Christmas trees and other festive plants

David R. Hershey dh321 at PGSTUMAIL.PG.CC.MD.US
Wed Nov 29 00:13:01 EST 1995



On 26 Nov 1995, C.A.CORNFORD wrote:

> Hi
> I am preparing a public lecture on  plants associated with 
> Christmas. My aim is to use the occasion to feature some underlying biology 
> eg. use mistletoe to talk about parasitism, christmas flowering 
> plants for photoperiodism, juvenile and adult leaf forms etc. If 
> anyone has any interesting anecdotes, examples and 
> suggestions, local customs etc, please email me. 
> Many Thanks 
> Clive
> Clive Cornford
> Department of Applied Biology
> University of Central Lancashire
> Preston PR1 2HE
> Tel (01772) 893509
> Fax (01772) 892903
> 
> Home Tel/fax (01323) 845536
> 

Poisonous plants is a good topic because several Christmas plants are 
poisonous (holly fruit, mistletoe). Poinsettia is often reported to be 
poisonous but is not toxic as research has demonstrated.

Holly can be used as an example of a dioecious species and also as an 
example of parthenocarpy because gardeners often grow parthenocarpic 
cultivars to ensure fruit production. This eliminates the need for 
nonfruiting staminate plants or the grafting of a few staminate branches 
onto the pistillate trees. Another dioecious Xmas plant is the 
vine bittersweet (Celastrus scandens).

The Christmas poinsettia can be used for many biological topics. It is
very prone to molybdenum deficiency, yet molybdenum deficiency is often
difficult to induce in other species experimentally. The showy parts of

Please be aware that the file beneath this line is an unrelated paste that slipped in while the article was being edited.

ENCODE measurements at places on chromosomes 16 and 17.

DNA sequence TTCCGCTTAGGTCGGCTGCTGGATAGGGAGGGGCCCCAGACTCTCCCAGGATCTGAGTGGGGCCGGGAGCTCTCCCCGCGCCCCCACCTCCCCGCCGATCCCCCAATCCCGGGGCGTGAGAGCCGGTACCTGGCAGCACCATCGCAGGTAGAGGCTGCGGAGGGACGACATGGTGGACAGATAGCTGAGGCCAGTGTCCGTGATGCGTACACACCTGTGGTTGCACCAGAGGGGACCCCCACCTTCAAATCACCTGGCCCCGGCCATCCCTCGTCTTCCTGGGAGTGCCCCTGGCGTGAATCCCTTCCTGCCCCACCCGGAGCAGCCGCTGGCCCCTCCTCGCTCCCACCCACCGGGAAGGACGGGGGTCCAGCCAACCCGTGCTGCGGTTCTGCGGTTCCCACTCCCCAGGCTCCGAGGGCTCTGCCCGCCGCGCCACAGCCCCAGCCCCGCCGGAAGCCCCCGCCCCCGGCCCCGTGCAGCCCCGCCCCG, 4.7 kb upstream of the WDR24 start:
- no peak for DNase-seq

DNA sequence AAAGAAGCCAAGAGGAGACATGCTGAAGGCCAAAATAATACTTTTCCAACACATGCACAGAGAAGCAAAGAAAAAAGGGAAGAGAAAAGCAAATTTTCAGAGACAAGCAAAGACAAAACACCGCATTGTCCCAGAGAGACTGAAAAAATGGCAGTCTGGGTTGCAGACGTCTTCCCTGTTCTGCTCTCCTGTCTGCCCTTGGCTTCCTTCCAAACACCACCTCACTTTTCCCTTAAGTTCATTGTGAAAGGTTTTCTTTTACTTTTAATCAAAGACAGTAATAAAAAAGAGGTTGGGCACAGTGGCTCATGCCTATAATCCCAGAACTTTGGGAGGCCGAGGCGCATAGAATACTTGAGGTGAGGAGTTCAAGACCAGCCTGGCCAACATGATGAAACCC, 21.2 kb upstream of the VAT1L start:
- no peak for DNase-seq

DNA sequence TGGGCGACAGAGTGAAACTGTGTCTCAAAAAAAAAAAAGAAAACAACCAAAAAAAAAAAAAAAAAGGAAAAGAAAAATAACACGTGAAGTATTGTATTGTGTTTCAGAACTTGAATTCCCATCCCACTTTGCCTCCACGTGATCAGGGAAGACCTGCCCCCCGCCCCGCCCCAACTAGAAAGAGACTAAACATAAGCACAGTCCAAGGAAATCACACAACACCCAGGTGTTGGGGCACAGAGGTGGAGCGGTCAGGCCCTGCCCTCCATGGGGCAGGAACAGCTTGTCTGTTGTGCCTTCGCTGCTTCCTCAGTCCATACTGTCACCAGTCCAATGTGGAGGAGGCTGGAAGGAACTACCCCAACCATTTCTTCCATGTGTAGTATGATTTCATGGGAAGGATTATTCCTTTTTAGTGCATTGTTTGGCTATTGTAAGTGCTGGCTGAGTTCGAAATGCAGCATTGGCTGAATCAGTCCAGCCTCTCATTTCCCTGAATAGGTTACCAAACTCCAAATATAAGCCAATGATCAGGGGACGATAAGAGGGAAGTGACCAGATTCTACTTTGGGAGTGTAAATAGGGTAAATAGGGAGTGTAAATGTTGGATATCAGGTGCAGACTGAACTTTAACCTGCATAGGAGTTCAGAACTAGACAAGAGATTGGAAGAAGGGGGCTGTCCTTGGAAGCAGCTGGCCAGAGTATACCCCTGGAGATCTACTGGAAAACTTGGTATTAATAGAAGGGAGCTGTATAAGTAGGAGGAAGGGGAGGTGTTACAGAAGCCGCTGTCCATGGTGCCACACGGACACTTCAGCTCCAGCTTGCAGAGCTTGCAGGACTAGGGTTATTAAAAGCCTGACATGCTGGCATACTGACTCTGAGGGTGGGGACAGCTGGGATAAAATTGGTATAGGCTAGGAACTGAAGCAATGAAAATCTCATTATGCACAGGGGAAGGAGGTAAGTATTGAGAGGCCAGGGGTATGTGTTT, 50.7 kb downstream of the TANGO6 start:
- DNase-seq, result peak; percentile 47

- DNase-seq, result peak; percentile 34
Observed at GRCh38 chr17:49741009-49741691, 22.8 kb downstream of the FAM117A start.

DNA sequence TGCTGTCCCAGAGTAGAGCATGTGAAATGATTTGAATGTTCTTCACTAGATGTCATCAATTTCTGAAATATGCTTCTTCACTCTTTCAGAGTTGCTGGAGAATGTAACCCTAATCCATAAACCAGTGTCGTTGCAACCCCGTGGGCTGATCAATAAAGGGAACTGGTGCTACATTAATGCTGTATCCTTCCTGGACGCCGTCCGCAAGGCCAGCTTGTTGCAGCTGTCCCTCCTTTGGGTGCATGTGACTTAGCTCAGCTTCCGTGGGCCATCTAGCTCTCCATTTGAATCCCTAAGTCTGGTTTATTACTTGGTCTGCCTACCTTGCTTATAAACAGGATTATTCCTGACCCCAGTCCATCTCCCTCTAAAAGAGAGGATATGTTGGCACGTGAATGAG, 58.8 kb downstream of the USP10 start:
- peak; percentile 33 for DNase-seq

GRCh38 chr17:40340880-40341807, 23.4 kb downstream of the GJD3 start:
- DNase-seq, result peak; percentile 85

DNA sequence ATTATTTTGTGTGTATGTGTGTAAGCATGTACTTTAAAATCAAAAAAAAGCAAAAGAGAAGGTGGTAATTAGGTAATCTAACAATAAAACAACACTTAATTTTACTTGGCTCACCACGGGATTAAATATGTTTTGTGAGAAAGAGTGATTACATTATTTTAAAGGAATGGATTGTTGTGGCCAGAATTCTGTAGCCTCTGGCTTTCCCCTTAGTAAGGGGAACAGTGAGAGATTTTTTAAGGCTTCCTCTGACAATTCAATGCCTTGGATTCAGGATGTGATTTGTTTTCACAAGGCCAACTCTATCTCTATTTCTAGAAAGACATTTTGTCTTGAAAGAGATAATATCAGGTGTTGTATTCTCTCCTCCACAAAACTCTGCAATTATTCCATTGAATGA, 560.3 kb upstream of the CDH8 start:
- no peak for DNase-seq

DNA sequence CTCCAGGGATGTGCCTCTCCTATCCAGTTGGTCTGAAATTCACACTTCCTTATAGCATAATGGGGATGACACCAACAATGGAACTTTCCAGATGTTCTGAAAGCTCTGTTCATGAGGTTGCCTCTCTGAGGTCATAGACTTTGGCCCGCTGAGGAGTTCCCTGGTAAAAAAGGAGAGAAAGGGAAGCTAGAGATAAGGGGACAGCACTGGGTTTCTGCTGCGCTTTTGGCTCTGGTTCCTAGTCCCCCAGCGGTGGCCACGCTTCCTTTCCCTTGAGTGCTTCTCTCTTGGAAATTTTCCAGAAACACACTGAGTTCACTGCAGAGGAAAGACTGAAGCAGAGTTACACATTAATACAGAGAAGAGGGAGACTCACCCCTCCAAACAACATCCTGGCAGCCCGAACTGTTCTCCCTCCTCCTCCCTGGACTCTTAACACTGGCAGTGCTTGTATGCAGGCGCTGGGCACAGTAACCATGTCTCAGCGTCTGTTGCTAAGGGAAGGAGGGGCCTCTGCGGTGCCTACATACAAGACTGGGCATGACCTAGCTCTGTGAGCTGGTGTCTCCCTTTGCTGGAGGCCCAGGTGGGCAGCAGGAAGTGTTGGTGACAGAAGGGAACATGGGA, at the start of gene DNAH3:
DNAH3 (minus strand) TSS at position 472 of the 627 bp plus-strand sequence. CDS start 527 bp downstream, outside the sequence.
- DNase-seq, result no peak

the "flower" are bracts.  In the US, poinsettia is the number one potted
flowering plant, even though it is only sold at Xmas. Aztecs first
cultivated the poinsettia, which was introduced to the United States in
1825 by Joel Robert Poinsett, first U.S. ambassador to Mexico. Chemical
growth retardants are often used on poinsettia, with Cycocel (chlormequat)
the most widely used. Poinsettia is propagated by cuttings treated with
the auxin, indole butyric acid. Poinsettias left in their sleeves too long
may exhibit epinasty (leaf drooping) due to ethylene production induced 
by sleeving. Poinsettias are very susceptible to white flies and root 
rots, the latter treated by soil drenches of fungicides. 

Much of the popularity of the poinsettia is due to selection of superior
cultivars which hold their bracts and leaves for months in home
environments.  The 1949 manual by Post noted that potted poinsettias often
dropped their lower leaves before bloom so asparagus fern or other plants
were planted in the same pot to hide the bare stems. Seedlings of silk oak
(Grevillea robusta) were also often used. 



David R. Hershey
Biology/Horticulture Dept.
Prince Georges Community College
Largo, MD 20772-2199

dh321 at pgstumail.pg.cc.md.us




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